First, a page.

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Longman Dictionary of Contemporary English

magistrate

noun
COLLOCATIONS FROM OTHER ENTRIES
Magistrates' Court
stipendiary magistrate
COLLOCATIONS FROM CORPUS
■ ADJECTIVE
examining
▪ The process passes into its second stage when the prosecutor submits his dossier to an examining magistrate.
▪ The examining magistrate will decide to send the case to trial, except when proof of innocence is clear.
▪ Before an examining magistrate the accused is entitled to legal representation.
▪ Then the examining magistrate changed his mind, released Mr Laroche and charged Mrs Villemin with killing her own son.
▪ Then the original examining magistrate was dismissed from the case for making such a muddle of it.
▪ All serious offences had to be investigated by an examining magistrate.
▪ But in practice the pretrial process was often conducted not by an examining magistrate but by the prosecutor or the police.
▪ Mrs Villemin had no difficulty in seeing off her first examining magistrate.
local
▪ The local magistrate might not believe in the frayed elastic, either, if the McReady family were pillars of the kirk.
▪ For most people their only experience of the law in action is likely to be the local magistrates court.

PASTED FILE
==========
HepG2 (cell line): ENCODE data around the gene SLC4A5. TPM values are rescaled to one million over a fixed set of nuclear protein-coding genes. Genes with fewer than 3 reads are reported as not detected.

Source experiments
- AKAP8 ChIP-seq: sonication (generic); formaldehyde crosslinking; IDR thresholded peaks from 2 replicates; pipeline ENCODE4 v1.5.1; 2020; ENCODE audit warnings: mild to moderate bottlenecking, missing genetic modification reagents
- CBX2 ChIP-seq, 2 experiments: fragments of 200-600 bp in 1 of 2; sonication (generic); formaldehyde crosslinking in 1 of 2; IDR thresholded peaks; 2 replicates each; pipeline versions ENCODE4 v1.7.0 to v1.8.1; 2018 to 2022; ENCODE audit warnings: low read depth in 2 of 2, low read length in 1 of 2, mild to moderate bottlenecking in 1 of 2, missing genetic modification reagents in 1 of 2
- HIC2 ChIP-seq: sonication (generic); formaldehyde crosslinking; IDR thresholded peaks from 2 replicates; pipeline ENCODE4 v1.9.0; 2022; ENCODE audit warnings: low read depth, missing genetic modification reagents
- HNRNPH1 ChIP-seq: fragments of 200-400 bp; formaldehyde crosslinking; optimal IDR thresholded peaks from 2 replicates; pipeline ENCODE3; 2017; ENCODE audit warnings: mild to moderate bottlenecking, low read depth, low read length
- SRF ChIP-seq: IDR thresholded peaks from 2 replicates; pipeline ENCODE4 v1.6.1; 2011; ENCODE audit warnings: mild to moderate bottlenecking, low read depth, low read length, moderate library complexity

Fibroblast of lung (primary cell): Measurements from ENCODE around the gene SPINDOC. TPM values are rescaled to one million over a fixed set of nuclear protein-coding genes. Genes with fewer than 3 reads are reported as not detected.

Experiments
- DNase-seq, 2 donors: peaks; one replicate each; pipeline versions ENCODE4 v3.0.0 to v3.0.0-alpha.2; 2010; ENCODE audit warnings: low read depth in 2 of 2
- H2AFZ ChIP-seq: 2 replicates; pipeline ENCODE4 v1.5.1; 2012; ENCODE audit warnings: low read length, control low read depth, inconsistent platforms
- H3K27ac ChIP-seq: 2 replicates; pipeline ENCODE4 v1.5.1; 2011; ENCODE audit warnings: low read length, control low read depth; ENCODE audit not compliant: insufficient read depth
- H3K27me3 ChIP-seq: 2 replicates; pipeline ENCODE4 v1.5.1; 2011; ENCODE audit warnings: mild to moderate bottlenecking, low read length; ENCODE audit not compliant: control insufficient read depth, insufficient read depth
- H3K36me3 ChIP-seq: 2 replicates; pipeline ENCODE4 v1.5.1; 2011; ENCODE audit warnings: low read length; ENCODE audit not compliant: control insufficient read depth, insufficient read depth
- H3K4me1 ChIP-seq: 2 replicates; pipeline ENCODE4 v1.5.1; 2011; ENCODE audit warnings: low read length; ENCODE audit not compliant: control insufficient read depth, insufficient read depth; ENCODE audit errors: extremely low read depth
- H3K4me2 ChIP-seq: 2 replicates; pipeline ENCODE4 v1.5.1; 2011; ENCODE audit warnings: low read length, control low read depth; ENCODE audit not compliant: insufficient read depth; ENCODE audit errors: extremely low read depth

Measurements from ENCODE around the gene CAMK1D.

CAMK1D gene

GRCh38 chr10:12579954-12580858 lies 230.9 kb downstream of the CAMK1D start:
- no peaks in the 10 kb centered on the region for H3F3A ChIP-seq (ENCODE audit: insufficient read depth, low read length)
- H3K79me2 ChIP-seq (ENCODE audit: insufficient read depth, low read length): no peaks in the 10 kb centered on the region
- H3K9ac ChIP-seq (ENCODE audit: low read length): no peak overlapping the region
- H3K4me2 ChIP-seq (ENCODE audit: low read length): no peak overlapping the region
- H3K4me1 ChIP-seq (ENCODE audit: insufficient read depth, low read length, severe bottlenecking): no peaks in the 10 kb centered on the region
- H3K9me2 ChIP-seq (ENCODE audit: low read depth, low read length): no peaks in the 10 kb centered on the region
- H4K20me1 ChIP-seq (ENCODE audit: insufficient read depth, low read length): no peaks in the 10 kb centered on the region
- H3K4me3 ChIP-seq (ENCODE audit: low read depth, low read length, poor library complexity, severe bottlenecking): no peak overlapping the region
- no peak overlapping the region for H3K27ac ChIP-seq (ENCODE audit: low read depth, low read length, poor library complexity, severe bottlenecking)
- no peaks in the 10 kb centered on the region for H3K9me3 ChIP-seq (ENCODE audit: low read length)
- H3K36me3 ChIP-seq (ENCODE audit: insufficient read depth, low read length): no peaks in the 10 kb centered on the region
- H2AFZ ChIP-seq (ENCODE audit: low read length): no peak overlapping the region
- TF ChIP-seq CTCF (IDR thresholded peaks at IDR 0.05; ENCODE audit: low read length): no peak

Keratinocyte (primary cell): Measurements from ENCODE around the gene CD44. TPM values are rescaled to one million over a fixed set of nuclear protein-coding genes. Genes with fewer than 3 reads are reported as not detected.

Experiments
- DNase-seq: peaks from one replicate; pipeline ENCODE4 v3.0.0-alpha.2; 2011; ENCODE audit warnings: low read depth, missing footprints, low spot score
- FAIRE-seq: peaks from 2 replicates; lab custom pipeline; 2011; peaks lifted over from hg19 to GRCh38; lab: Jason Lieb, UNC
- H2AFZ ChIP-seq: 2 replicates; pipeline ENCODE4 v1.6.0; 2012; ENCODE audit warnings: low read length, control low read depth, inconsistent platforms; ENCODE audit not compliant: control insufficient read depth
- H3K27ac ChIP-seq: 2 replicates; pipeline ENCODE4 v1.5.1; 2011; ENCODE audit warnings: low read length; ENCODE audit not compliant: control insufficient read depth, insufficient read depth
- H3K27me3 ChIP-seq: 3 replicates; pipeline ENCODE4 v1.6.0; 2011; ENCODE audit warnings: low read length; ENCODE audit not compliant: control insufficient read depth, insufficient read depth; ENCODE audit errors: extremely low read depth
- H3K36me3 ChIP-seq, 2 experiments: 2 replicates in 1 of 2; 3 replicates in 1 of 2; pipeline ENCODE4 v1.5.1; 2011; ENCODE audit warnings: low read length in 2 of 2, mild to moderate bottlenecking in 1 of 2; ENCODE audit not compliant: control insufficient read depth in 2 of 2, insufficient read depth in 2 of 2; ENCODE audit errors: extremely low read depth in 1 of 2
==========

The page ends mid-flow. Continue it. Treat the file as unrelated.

stipendiary
▪ At the hearing of the information, the stipendiary magistrate dismissed the charge.
▪ Solicitors and barristers may be appointed as Recorders or stipendiary magistrates.
▪ A family bench may include a stipendiary magistrate in which case he must preside.
■ NOUN
court
▪ The slander spread like wildfire and was only checked when the drunk who invented it confessed in a magistrates court.
▪ For most people their only experience of the law in action is likely to be the local magistrates court.
Court closed: Whitby's main magistrates court closes next week for repairs.
▪ They had been quashed by Bow Street magistrates court earlier this year on the grounds of delay.
▪ To start that procedure, the authority applies to a magistrates court for a summons.
▪ The hearing at Coleford magistrates court was adjourned for three weeks.
teesside
▪ Yesterday the two appeared for sentencing and Simon Catterall, prosecuting, asked Teesside magistrates to confiscate their pet terriers.
▪ Anthony Ganguly continued the deception when he appeared before Teesside magistrates and was placed on probation.
▪ A 24-year-old man has appeared before Teesside magistrates charged with the girl's murder.
▪ Donald Murphy was remanded in custody on an assault charge by Teesside magistrates last Friday.
▪ Goth appeared before Teesside magistrates on Monday on a charge of grievous bodily harm with intent and was bailed.
▪ He appeared before Teesside magistrates on Thursday after spending a night in a police cell.
▪ But the case was adjourned. Teesside magistrates also lifted reporting restrictions in the case.
town